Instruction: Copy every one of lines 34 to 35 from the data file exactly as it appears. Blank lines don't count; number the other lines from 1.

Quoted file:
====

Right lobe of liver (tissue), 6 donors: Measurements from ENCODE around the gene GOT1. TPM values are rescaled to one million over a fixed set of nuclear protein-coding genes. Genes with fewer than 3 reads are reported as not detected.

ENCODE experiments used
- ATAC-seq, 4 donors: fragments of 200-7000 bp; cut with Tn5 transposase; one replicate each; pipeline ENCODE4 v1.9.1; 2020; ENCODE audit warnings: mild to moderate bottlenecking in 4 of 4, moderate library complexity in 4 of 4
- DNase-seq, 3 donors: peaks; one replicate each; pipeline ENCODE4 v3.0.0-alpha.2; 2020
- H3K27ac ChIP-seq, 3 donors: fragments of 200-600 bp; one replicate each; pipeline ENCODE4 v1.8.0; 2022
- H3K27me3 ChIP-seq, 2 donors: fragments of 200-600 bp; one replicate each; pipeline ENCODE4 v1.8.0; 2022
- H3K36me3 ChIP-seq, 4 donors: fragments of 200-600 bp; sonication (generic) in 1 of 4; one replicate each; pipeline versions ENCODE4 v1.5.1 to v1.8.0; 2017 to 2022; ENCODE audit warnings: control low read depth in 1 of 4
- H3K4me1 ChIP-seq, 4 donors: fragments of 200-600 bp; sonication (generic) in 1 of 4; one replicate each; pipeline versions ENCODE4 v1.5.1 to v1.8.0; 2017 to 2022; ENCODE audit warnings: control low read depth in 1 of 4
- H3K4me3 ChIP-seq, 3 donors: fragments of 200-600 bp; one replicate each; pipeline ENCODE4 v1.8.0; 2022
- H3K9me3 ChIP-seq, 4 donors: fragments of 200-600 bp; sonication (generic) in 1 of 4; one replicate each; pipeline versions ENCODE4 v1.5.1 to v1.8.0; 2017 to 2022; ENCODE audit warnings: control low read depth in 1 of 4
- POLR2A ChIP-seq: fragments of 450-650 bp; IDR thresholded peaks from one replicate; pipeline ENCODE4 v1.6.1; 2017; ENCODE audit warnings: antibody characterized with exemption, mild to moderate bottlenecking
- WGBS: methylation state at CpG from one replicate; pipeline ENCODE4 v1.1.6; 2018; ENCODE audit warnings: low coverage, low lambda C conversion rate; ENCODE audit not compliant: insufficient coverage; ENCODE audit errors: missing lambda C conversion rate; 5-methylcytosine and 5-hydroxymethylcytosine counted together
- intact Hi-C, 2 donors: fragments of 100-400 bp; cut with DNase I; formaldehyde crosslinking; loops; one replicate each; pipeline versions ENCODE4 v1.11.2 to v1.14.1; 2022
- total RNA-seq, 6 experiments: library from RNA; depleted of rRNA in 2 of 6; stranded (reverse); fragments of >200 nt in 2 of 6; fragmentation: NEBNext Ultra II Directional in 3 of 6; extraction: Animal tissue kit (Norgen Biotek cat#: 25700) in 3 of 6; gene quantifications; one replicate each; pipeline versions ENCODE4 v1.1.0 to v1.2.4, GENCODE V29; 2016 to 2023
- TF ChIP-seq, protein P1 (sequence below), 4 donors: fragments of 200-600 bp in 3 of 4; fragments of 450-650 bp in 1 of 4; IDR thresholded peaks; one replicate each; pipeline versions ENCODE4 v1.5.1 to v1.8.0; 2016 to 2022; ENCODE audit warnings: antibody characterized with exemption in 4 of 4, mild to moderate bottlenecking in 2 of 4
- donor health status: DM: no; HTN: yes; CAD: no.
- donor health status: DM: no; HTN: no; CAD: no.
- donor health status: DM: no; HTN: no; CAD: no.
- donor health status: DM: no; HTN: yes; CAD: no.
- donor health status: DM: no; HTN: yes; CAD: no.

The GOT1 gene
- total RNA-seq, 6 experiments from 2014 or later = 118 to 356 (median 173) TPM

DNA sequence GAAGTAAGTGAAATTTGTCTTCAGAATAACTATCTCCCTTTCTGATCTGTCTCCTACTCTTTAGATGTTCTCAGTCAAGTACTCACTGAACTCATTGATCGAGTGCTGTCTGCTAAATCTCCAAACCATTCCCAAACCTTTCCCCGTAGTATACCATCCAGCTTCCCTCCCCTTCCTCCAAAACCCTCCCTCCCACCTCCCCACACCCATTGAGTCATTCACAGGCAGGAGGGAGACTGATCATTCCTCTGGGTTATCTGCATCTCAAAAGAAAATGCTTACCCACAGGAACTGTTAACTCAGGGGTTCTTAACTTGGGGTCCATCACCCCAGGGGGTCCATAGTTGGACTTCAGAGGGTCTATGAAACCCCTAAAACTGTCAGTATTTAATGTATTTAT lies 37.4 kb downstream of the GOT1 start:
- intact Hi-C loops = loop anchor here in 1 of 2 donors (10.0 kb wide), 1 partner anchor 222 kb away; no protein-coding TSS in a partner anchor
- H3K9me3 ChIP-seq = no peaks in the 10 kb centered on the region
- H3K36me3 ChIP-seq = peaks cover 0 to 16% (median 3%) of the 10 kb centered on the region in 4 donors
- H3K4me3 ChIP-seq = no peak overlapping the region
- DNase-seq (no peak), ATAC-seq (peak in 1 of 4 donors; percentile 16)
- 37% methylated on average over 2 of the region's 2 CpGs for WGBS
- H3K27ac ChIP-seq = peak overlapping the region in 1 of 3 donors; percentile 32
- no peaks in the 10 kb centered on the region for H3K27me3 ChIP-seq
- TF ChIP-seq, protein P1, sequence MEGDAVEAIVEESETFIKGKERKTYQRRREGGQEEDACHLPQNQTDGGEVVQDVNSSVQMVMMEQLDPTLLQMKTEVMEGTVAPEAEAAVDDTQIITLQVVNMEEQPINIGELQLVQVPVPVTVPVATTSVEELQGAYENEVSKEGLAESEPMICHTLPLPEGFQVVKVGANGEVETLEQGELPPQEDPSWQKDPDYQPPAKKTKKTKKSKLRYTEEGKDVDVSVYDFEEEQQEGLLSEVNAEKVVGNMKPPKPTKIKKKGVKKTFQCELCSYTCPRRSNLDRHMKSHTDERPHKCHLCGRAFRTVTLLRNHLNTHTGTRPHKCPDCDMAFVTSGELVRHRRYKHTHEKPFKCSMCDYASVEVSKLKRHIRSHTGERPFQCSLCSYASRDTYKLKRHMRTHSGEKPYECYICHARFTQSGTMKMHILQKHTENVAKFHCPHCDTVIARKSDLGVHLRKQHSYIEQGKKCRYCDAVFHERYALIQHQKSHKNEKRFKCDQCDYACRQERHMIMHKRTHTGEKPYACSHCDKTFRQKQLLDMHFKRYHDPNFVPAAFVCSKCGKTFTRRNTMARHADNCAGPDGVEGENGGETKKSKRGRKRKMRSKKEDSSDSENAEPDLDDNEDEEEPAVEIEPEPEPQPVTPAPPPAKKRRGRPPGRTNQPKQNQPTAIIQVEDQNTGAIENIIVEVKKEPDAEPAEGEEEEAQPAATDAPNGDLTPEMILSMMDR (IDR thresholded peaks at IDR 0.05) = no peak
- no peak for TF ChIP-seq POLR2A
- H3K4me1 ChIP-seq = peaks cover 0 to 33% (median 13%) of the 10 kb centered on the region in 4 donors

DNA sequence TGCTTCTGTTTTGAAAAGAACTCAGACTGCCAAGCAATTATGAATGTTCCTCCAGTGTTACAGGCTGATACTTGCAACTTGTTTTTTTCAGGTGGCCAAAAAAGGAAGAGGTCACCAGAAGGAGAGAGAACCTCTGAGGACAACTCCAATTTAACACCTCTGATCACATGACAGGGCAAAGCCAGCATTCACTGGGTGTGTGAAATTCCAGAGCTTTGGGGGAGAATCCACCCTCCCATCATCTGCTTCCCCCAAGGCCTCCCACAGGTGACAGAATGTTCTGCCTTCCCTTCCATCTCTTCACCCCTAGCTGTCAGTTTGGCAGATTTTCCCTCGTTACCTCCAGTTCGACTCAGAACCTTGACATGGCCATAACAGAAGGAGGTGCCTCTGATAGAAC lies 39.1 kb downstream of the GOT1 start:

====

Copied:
- H3K4me1 ChIP-seq = peaks cover 0 to 33% (median 13%) of the 10 kb centered on the region in 4 donors

DNA sequence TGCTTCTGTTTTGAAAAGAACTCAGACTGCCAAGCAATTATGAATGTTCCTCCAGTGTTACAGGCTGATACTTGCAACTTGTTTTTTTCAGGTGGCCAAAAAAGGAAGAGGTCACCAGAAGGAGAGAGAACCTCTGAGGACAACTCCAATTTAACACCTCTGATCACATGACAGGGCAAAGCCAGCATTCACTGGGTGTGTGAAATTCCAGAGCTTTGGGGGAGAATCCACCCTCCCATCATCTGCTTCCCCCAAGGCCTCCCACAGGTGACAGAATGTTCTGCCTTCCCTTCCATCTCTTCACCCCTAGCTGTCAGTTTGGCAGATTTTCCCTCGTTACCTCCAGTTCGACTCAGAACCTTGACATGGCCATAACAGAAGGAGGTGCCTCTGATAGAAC lies 39.1 kb downstream of the GOT1 start: